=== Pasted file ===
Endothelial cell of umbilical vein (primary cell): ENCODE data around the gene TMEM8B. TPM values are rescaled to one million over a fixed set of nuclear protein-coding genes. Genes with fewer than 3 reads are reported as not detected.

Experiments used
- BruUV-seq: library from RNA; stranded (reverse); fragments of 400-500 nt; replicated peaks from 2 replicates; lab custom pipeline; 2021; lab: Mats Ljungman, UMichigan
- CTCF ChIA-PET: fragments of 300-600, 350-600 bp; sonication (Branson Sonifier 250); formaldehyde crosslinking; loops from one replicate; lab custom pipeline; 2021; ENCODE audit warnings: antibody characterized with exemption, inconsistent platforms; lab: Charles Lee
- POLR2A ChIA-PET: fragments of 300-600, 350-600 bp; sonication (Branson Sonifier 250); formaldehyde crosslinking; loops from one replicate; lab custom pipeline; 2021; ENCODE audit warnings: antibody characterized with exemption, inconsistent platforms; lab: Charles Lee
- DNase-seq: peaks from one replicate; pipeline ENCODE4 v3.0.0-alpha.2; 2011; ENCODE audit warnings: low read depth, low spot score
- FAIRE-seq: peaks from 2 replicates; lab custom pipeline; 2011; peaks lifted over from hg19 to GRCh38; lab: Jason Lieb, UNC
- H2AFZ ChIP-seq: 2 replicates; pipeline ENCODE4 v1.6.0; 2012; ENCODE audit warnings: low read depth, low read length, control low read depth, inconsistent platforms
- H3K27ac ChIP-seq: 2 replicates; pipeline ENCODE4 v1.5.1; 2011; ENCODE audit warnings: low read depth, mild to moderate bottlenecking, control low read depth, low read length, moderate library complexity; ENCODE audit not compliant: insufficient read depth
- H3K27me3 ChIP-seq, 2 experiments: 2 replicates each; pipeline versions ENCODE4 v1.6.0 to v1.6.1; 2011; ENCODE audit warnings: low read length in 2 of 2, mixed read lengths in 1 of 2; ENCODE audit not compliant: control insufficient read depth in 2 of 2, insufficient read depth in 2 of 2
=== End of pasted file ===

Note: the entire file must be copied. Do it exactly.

Endothelial cell of umbilical vein (primary cell): ENCODE data around the gene TMEM8B. TPM values are rescaled to one million over a fixed set of nuclear protein-coding genes. Genes with fewer than 3 reads are reported as not detected.

Experiments used
- BruUV-seq: library from RNA; stranded (reverse); fragments of 400-500 nt; replicated peaks from 2 replicates; lab custom pipeline; 2021; lab: Mats Ljungman, UMichigan
- CTCF ChIA-PET: fragments of 300-600, 350-600 bp; sonication (Branson Sonifier 250); formaldehyde crosslinking; loops from one replicate; lab custom pipeline; 2021; ENCODE audit warnings: antibody characterized with exemption, inconsistent platforms; lab: Charles Lee
- POLR2A ChIA-PET: fragments of 300-600, 350-600 bp; sonication (Branson Sonifier 250); formaldehyde crosslinking; loops from one replicate; lab custom pipeline; 2021; ENCODE audit warnings: antibody characterized with exemption, inconsistent platforms; lab: Charles Lee
- DNase-seq: peaks from one replicate; pipeline ENCODE4 v3.0.0-alpha.2; 2011; ENCODE audit warnings: low read depth, low spot score
- FAIRE-seq: peaks from 2 replicates; lab custom pipeline; 2011; peaks lifted over from hg19 to GRCh38; lab: Jason Lieb, UNC
- H2AFZ ChIP-seq: 2 replicates; pipeline ENCODE4 v1.6.0; 2012; ENCODE audit warnings: low read depth, low read length, control low read depth, inconsistent platforms
- H3K27ac ChIP-seq: 2 replicates; pipeline ENCODE4 v1.5.1; 2011; ENCODE audit warnings: low read depth, mild to moderate bottlenecking, control low read depth, low read length, moderate library complexity; ENCODE audit not compliant: insufficient read depth
- H3K27me3 ChIP-seq, 2 experiments: 2 replicates each; pipeline versions ENCODE4 v1.6.0 to v1.6.1; 2011; ENCODE audit warnings: low read length in 2 of 2, mixed read lengths in 1 of 2; ENCODE audit not compliant: control insufficient read depth in 2 of 2, insufficient read depth in 2 of 2